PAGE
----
- Action and setting – rather than have your characters just talk it out, have them continue with their actions and task – have them move around – let them connect with their environment. Remember, nothing is still in drama – even if the character is seated at a table – he is bound to be flicking a cigarette, swirling a cup of coffee or yawning.
The reading-sharing-critiquing of our own written work…
My flash fiction ‘Freedom’ was critiqued by the group. The reaction to this story was mixed; some having loved it to the point of wanting to pin it on their wall, while some curled away from it due to its minor horror / dark / pain content. This led me to think about the horror genre and how people can feel and react to it so differently.
Before I dig deeper into the discussion that took place, I will start by adding, that I wrote this piece after a very tired day at work. It was one of those days when my body and mind was exhausted, yet was also in a kind of thoughtful and reflective state. I had arrived home and questioned life and it’s routine – I’d asked myself ‘was there really any escape and ultimate freedom in this life, from work, from repeated pattern?’ Now, please don’t get me wrong, I love life and I love my routine, but on that particular day I was completely worn-out and thinking how nice it would be to stay in a position of freedom forever. And so I decided to allow all of these emotions evolve into a story.
When the group began to discuss the story, the first word that came up was ‘pain’. One writer seemed to recoil at the idea of pain and blood, and the need to have to experience this to achieve her ultimate freedom. Another writer explained that he did not think the themes were horrific in the slightest – that we are all born into this world in pain, with blood – and that the themes are a normal part of our existence.
Another writer also saw it is a ‘watch what you wish for’ – which was quite an interesting take on the plot. This raised thoughts like ‘maybe we should all be happy and content our lives. May be the ‘wanting more’ is ultimately what causes us unhappiness – that it is about living in the now and not the past or future.’
It was very interesting to see the in-depth take on themes of the story – because originally, to me, the story was one that that had only expressed ‘escape’ – nothing else.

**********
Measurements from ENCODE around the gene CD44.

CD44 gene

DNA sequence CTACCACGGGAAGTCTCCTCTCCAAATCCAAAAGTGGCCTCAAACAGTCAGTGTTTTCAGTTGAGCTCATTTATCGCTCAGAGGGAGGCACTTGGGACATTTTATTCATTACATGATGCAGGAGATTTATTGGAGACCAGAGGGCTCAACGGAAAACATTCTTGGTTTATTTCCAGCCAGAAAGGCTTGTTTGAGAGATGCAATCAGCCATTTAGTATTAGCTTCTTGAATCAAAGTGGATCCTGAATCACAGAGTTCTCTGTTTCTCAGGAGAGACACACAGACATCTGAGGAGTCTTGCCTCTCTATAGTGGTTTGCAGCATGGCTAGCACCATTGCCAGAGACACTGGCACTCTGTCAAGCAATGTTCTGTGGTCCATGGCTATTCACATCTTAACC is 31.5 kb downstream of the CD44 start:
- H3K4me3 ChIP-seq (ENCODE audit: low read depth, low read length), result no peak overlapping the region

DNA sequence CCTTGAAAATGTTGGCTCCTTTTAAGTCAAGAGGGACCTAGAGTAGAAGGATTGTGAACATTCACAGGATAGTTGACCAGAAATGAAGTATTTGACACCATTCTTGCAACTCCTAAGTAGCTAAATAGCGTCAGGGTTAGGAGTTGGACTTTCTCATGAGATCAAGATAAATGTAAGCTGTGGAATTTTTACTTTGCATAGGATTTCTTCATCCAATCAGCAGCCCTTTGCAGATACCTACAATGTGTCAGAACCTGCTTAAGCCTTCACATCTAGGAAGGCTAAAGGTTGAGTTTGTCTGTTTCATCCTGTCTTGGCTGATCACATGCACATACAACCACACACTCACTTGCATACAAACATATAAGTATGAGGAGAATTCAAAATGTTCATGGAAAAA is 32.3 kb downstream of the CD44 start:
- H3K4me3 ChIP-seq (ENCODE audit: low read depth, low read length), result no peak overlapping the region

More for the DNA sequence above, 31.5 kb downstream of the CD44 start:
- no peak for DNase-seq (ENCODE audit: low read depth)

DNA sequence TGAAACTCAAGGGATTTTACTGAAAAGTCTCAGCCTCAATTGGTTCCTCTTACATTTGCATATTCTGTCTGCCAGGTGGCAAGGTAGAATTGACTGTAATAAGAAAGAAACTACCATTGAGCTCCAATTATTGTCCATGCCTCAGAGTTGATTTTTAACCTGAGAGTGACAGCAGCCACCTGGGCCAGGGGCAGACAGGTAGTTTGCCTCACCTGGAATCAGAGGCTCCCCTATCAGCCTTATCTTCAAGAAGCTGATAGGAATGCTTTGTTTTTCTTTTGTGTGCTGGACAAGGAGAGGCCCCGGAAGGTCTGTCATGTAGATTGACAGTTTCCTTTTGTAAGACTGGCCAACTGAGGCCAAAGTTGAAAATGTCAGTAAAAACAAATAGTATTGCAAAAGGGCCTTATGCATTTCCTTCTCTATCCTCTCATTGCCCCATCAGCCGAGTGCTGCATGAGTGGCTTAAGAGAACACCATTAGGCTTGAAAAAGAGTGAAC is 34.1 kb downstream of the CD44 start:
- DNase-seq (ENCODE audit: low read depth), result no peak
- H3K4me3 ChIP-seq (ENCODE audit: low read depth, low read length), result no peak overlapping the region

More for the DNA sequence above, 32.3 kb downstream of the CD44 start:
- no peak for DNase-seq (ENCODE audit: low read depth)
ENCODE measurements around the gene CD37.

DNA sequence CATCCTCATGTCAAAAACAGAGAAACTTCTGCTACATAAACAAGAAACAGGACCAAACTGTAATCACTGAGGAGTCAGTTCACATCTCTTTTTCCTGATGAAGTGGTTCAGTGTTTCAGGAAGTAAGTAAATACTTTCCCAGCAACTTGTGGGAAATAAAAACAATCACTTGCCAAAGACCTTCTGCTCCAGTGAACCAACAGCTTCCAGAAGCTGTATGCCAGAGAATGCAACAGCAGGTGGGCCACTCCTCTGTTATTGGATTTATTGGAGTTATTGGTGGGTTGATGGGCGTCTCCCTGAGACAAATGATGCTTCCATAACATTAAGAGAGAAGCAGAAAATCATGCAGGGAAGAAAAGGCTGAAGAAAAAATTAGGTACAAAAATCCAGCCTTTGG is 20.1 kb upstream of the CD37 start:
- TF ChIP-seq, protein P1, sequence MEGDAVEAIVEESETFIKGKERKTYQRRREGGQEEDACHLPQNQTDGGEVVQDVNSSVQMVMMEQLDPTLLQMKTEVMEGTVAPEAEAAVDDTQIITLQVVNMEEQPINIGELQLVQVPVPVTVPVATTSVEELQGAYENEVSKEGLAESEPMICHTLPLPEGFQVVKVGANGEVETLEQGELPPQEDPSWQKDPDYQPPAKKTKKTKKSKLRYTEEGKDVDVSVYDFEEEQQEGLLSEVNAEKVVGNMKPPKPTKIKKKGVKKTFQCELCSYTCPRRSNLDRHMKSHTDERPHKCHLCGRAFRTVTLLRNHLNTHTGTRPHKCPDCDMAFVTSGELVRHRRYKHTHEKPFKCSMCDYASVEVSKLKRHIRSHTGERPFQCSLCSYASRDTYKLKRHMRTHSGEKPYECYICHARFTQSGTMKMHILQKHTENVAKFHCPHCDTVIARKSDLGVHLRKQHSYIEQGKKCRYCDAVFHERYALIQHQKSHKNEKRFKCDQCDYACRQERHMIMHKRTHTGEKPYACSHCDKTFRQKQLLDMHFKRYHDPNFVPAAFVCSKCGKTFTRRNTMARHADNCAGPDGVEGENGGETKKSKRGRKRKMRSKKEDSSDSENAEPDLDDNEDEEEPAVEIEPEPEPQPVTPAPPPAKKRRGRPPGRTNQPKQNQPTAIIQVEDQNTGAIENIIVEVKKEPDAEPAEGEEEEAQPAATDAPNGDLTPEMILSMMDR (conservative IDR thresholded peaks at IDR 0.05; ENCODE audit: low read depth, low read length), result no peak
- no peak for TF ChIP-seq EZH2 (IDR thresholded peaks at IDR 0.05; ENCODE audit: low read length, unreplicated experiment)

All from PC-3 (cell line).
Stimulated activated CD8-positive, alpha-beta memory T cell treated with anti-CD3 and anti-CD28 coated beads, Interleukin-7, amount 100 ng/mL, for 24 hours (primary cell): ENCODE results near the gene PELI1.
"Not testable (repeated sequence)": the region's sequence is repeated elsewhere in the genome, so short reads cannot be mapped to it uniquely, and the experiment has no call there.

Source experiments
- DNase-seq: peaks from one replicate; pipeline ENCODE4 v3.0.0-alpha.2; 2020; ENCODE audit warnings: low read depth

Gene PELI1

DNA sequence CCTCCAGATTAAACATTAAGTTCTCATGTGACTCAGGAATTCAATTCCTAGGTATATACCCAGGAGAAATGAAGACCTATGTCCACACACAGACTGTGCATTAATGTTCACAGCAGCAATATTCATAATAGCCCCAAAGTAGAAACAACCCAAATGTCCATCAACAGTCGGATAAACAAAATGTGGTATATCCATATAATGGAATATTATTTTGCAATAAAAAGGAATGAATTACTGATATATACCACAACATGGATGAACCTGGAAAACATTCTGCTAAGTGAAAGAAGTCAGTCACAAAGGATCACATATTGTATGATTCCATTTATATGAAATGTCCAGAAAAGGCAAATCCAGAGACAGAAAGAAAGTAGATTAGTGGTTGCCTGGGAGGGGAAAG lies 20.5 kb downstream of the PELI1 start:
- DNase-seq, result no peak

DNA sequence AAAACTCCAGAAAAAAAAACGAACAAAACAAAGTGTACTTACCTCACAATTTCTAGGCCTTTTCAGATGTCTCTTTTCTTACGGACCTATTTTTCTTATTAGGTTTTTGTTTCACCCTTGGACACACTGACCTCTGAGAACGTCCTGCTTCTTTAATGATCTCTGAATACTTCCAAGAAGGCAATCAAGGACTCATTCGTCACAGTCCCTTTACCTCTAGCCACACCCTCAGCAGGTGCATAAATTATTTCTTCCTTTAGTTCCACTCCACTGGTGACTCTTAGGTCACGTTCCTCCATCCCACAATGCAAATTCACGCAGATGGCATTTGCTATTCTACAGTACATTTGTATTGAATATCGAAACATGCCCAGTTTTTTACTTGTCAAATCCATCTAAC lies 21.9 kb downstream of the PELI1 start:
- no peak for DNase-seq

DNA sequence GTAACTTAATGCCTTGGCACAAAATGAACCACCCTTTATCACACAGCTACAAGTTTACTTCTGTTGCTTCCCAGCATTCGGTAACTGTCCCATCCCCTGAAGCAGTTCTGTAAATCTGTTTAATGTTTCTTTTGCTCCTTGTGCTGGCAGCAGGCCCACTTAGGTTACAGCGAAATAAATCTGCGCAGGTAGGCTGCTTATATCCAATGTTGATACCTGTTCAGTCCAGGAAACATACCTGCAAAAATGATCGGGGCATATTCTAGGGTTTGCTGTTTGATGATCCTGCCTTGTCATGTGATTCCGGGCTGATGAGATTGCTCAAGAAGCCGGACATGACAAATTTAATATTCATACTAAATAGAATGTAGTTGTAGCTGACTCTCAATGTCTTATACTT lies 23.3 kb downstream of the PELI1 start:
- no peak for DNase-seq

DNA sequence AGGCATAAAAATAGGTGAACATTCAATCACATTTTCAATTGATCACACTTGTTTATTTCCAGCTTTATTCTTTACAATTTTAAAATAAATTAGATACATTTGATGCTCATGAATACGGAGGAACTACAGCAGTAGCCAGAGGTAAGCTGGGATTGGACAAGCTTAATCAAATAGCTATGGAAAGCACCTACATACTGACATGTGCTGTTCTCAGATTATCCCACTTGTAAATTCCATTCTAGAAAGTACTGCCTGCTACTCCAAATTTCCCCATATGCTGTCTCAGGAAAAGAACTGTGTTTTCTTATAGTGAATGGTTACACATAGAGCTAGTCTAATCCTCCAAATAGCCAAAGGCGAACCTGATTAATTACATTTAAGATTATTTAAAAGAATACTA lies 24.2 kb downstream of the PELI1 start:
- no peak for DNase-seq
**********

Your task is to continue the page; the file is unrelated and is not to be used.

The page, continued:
Some writers found the story Kafka-like and dreamlike – the fact that everything the character experiences does not possess full evidence of it actually happening– for instance, the writing just appears on the mirror – she does not see anyone or anything write it. This questioned the reliability of the story and the integrity of the characters mind.
A writer had also mentioned the actual structure of the story. He liked how the story was split into two parts – the first part, the beginning, is where we live the characters’ dreams – and the second part, the ending, is where the dreams are played out and we experience them with her. This also led on to specific word-use in the story. Words such as ‘scrawled’ had a menacing, insidious feel – adding to the horror of the story. Some writers had mentioned the symbolism in the story – that bathing was a means to cleanse the soul – the perfect setting for the ultimate cleansing of her life.
I finished the discussion by informing them of an ending that I decided not to add the story – mainly because I wanted the reader to interpret it and end it in their own way. But for me, in my world, I pictured the character breaking the glass of the window, flying out towards her faraway land – wherever that was, and ultimately achieving her escape.’
The next piece of work to be critiqued was a poem written by another writer. The title was called ‘Critique for the Day’. This had a fairy-tale quality and structure, which was nicely fused with darker words and themes of the piece. The writer had confessed after the discussion, that is was an autobiographical piece that came to be written because he always found himself concerned with his own thoughts – and how much they could be portrayed by others if he were to share them. A comment was made by another writer (before the writer confessed) that we ‘all assume the protagonist was human – when it could have in fact been about an ice-cube or an insect.’ There was nothing to assume the subject was human actually – and so this thought led me into thinking about the wonderful world of animation.
The last critique was on a poem – a selection of observations that all occurred to people at the same moment in time – lunchtime. I had commented on the humour which mostly occurred in the habits of the characters during their meal break. It made me think about comedy and how humour may be at its best when we hear or read about habits and moments that we all have in common but rarely share with each other. I also mentioned that the story reminded me of CCTV – a camera moving around on all the characters at the same moment in time – in my mind I pictured a series of moving pictures. It was asked if all the characters were related, and I guess all the readers were expecting some final answer in the story to show that they were. In the end it was revealed the only way they were related was in the essence of time. This was kind of difficult for me to grasp, being a writer of stories – and I guess I have to learn to accept that some pieces are not always stories – but are there to exist purely as themes, emotions, thoughts, concepts and rhythms.
Dylan Thomas’ Under Milk Wood was mentioned as being the inspiration behind the poem. The writer had commented that it had been his goal to capture the minute details of everyday life, just like Dylan had. I think this concept of ‘minute detail’ is a brilliant tool for flash fiction. I believe one minute detail (whether it be an object in the setting, the habit of a character) can light up a story like a lightning storm.
I hope you found some of the ideas in this month’s write-up inspiring. I am loving these sessions – they are certainly opening up my mind to new ways of thinking and seeing things – as a writer and a reader.
Until next time, happy reading and writing!